live in cinema


“Through contemporary eyes, the static shots and urban milieus of Black Girl seem to solidify Sembène’s filmmaking as an aesthetic neighbor to the emotionally-walloping neorealism of the Italian De Sica. Black Girl may not evoke the immediate adoration of something as universally beloved as De Sica’s Bicycle Thieves, although the latter film’s deft interweaving of personal-is-political social commentary with the rueful, everyday messiness of the lives of the marginalized working class began a storytelling tradition that is gloriously carried on by Sembène. Black Girl has all the skillful stylistic simplicity of your typical piece of neorealism but also packs a sharper bite and it’s electrifying to watch Sembène craft a twisty drama with the piano-chord tautness of a thriller that is nonetheless coated in such a rare and wryly intimate form of humanity.”


Autumn ride together 🍂 Where are they going? 🍁

To all those people and families who want to keep the politics out of their holiday gatherings, know this: The moment you forbid your family and friends to bring up topics like #BlackLivesMatter or #NoDAPL because they’re too “political,” you’ve already introduced your politics into your holiday gathering. As both Pericles and George Orwell understood, discouraging and prohibiting the expression of ideas is at once a deeply political act.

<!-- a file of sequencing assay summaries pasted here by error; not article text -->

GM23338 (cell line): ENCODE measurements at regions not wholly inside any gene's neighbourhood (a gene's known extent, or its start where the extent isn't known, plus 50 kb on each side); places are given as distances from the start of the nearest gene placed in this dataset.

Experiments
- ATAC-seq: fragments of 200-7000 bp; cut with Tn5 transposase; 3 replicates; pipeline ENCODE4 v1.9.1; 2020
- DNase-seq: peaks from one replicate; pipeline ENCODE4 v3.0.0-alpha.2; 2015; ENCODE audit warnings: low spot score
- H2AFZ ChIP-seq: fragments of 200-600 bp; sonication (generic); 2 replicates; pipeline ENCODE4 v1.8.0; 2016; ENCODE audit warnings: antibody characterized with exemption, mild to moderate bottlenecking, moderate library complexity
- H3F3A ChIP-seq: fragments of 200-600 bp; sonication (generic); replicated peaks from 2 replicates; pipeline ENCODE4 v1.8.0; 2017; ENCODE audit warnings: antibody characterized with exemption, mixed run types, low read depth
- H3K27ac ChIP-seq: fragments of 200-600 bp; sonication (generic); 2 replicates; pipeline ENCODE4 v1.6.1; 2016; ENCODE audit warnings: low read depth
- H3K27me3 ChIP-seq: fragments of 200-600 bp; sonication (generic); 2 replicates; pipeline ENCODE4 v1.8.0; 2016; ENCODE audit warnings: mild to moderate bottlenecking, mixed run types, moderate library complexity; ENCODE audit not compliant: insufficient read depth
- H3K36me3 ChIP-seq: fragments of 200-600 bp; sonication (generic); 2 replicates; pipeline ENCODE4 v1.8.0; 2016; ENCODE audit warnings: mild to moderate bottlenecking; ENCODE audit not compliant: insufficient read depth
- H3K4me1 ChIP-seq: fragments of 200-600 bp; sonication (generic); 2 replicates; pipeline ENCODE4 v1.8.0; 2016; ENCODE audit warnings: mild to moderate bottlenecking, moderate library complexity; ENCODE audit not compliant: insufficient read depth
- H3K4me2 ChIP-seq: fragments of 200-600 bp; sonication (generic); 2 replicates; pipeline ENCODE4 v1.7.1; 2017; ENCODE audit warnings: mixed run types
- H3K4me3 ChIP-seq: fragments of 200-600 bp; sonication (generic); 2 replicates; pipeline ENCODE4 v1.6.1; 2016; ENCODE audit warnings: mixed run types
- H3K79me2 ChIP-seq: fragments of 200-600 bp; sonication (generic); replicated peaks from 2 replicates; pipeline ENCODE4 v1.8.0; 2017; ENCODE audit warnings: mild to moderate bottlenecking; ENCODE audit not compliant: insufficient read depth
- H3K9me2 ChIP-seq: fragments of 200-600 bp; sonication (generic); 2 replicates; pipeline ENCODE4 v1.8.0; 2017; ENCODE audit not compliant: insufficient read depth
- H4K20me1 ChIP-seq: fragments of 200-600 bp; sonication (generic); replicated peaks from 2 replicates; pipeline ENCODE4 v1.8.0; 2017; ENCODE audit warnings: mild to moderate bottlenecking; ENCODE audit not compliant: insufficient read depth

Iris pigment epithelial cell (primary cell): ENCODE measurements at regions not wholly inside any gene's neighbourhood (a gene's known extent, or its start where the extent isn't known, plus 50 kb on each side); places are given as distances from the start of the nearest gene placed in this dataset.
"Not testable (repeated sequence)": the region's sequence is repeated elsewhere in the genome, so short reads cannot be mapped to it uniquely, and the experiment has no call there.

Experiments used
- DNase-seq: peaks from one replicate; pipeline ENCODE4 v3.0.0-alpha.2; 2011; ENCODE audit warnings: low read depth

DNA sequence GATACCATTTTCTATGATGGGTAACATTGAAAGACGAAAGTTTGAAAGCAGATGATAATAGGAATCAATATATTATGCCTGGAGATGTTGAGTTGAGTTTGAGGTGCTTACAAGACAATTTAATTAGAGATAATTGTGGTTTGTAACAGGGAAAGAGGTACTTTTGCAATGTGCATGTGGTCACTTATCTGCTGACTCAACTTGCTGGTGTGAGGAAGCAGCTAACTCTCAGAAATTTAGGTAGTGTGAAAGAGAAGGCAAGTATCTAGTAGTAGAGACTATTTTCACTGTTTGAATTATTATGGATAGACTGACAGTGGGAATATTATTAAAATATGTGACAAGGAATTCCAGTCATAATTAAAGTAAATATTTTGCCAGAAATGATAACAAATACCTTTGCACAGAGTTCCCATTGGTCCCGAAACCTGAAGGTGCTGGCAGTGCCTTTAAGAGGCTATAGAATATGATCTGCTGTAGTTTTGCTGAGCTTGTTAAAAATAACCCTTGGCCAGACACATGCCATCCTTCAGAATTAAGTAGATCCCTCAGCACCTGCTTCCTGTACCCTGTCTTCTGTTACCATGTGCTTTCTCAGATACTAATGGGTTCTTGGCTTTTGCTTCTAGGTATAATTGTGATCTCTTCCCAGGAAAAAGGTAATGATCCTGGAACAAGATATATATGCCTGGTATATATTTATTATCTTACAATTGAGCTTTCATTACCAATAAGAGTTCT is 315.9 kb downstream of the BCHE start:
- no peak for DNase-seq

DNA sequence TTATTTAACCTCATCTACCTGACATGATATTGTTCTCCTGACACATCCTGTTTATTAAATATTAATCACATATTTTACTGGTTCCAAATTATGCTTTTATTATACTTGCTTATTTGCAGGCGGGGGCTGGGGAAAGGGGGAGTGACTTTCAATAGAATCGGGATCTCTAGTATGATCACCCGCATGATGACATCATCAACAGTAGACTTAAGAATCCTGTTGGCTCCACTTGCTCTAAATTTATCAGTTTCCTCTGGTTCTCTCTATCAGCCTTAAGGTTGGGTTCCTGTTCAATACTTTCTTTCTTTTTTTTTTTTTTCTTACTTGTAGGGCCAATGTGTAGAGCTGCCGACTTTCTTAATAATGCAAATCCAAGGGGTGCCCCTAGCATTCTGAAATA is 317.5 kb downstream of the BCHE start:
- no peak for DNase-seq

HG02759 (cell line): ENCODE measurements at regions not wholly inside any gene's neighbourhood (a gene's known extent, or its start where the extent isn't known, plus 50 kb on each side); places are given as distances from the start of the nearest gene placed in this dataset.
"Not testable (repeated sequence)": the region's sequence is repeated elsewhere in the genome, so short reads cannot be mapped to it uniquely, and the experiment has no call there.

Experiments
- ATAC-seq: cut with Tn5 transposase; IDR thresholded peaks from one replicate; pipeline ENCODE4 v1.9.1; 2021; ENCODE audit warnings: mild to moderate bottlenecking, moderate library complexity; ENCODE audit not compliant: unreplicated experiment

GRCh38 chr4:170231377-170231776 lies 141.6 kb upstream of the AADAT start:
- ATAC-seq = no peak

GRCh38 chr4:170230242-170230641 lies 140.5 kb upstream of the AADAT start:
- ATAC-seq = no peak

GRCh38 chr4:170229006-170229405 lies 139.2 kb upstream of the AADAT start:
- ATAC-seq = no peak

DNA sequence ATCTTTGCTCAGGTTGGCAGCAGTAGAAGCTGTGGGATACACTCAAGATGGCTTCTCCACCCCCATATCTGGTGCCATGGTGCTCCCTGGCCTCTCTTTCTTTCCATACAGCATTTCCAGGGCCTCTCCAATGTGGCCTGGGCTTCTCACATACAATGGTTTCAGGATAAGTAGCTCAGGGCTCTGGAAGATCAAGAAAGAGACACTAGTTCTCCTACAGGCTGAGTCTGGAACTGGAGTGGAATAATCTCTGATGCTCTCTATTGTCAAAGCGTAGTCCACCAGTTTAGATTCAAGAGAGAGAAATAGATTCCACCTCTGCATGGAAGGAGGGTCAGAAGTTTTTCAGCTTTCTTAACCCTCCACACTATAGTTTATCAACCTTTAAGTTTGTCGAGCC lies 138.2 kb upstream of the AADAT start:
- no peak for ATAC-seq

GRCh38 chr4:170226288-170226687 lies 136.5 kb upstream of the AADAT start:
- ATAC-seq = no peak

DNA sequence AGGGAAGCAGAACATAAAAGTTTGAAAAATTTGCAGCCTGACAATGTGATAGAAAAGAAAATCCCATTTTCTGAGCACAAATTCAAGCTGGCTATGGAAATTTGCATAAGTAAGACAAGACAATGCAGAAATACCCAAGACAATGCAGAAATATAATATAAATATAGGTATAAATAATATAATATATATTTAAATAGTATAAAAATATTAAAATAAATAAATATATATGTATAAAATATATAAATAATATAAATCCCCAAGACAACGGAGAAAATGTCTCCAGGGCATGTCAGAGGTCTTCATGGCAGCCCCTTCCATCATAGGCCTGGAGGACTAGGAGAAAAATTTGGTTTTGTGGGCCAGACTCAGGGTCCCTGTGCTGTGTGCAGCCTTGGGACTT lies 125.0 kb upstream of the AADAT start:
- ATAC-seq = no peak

—  The Sociological Cinema

Barry Jenkins, “Moonlight”, 

Adapted from the Play “In Moonlight Black Boys Look Blue” by Tarell McCraney.

“Take care when you speak to me.
I might listen, I might
draw near as the flame
breathing with the log, breathing
with the tree it has not
forgotten. I might
put my face
next to
your face
in your nameless trouble,
in your trouble
and name”.

“When You Speak to Me” by Tess Gallagher


“Peck’s film doesn’t waste time recapitulating Baldwin’s legacy and refuses to turn him into the marble statue that so many heroes become when centralised in fawning nonfiction movies. Instead, Peck and Strauss, through fluid, train-of-thought edits, reawaken Baldwin’s entire mindscape, one brimming with ideas and obliquely attuned to a present that is both changed from and familiar to the past. Wherever his brain wanders, our attention invariably follows. Indeed, I Am Not Your Negro excels precisely because it values Baldwin’s genius above all else. His aching, hard-earned wisdom has wavered in and out of the American consciousness in the decades since his death, but Peck’s film places it at the forefront, which is where it has always and unquestionably belonged.” — Matthew Eng

Read more: James Baldwin reclaims the spotlight in Raoul Peck’s magnificent film essay, I Am Not Your Negro